At the Bookshop 1822 and 2016

Retrieved from our old Bookride site – this not unamusing extract from an 1820s English/ French conversation manual.  It gives an interesting insight into a vanished world. It is followed by our modern version where the translation was slightly robotic, so apologies for that…

Note the concern with the appearance and quality of the books, the perennial problems with trying to get the binder to do what the bookseller and customer wants, and on time. The eagerness of the collector to be the first to be offered fresh stock from the shop has changed very little. Still with us are the problems of delay in postal sytems…  Also it is interesting that in the early nineteenth century women bookbuyers were thought likely to be attracted to ‘Large Paper Copies’ and vellum bound books. The customer’s knowledge of book lore and binding styles has changed somewhat.

1822    
Well ! you are a man of your word, as usual: and the books that you were to send me, when shall I have them?
Eh bien ! vous etes un homme de parole, comme a l’ordinaire: et ces livres que vous deviez m’emvoyer, quand viendront-ils?
You are under great obligations to your binder; he often furnishes you with an excuse.
Vous avez un relieur a qui vous avez de grardes obligations , car il vous sert souvent de manteau.
I protest that I sent them to him the same day you came to buy them.
Je vous proteste que je les ai fait porter chez lui le meme jour que vous etes venu les acheter.

Continue reading

IMG_0358

Anonymous book donor revealed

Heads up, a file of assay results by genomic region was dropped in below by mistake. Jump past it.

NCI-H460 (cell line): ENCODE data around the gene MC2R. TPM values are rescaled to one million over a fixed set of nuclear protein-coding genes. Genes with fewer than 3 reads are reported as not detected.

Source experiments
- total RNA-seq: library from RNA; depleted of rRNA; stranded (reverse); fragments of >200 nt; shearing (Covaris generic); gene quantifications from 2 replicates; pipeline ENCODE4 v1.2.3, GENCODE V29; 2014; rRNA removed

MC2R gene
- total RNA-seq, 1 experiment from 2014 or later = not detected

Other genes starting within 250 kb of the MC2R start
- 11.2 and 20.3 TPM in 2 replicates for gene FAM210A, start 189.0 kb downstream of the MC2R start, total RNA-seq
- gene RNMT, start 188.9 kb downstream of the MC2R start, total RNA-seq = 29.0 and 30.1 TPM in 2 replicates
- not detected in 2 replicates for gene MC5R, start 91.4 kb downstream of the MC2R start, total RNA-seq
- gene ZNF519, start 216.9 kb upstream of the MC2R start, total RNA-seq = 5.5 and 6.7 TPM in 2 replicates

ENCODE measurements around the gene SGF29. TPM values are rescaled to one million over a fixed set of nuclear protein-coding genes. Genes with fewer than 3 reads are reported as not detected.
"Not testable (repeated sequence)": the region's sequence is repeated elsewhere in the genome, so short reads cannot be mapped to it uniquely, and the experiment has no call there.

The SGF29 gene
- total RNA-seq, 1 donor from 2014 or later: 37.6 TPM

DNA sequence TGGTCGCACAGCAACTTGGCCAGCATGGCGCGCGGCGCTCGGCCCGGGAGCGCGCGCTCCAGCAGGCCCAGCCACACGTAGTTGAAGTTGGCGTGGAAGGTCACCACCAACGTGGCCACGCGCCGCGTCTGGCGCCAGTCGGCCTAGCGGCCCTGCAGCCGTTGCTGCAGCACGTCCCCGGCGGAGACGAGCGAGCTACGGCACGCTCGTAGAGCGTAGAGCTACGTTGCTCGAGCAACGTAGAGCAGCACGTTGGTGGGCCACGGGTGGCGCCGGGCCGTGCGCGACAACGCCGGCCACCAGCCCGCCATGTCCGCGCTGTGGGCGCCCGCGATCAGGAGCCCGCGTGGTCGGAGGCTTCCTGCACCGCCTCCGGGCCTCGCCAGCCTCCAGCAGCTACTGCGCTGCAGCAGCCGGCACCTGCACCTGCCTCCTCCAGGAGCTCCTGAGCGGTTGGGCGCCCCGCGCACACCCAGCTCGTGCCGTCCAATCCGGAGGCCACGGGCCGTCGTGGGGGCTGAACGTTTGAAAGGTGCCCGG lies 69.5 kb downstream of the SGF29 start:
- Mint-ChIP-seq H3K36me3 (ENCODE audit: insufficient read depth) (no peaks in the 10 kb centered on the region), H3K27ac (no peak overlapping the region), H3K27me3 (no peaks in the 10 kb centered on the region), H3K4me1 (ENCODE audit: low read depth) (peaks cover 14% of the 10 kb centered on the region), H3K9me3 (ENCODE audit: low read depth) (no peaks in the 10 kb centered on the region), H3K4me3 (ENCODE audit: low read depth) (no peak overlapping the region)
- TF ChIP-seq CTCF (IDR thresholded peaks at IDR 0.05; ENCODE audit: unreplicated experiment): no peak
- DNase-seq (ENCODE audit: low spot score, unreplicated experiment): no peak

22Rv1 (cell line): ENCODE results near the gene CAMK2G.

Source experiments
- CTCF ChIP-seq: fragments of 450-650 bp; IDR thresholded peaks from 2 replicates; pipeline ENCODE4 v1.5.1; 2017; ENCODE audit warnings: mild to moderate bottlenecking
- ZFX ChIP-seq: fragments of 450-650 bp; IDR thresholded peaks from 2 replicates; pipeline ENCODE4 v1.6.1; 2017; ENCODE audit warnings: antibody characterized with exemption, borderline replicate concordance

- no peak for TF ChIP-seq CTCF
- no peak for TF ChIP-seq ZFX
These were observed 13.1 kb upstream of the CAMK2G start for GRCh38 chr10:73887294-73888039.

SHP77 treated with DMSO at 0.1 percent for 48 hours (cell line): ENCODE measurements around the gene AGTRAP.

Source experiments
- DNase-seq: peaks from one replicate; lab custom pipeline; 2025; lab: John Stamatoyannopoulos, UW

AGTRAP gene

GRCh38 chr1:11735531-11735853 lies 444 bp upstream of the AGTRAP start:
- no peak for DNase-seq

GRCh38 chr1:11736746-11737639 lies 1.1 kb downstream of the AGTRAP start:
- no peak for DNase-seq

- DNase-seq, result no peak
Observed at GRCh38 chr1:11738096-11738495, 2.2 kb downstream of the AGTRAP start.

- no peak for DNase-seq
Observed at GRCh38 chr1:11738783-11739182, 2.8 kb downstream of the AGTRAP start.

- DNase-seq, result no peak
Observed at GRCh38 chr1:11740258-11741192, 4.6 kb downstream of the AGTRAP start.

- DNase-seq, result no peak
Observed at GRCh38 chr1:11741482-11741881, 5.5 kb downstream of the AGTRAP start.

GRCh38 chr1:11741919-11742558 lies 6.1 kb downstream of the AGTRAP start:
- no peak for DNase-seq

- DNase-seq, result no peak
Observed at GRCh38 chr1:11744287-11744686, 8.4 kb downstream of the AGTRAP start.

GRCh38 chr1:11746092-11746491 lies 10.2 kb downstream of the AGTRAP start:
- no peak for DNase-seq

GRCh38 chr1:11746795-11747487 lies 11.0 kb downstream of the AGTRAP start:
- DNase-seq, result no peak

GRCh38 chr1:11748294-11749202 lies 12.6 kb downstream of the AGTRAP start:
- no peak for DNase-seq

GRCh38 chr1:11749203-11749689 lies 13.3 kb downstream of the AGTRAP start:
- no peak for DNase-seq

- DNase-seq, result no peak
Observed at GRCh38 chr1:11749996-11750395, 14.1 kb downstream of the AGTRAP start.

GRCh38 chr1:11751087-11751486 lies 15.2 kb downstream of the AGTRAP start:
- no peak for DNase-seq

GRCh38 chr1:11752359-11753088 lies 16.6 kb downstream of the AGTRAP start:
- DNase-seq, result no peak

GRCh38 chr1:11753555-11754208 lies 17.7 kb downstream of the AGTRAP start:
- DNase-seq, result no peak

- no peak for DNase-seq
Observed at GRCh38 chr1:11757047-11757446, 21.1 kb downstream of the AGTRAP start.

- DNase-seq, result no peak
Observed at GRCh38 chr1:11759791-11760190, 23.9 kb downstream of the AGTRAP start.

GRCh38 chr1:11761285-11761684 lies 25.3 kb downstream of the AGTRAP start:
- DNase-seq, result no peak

Found in a collection of ephemera this intriguing typed letter from the long vanished New York bookshop Tessaro's. The shop was in Maiden Lane which appears to have been a kind of bookseller's row. The address later housed a rare bookshop called Sabin's. Tessaro's was formerly called Rohde and Haskins who had dabbled in publishing at the dawn of the 20th century.

The letter deals with a request for the identity of the anonymous donor of a book from the recipient - a nurse (presumably) at The General Hospital at Fox Hills.  The shop decided ('we'll take a chance') to reveal the donor's identity. Significantly he was a soldier, as Fox Hills was a very large Army hospital dealing at that time with WW1 casualties. There the story ends. It would be nice to add 'and reader she married him.' The bookshop as go-between must be uncommon and in our cautious times it might not reveal the donor, or possibly send on the request to the donor for permission…

Dear Madam 
Acknowledging receipt of your note of 28th July we would say we do not know that the sender of the book desired it to be known who sent it, but we'll take a chance and say to you, in confidence, that it was mailed to you on the order of Lieut. G.C. Anderson.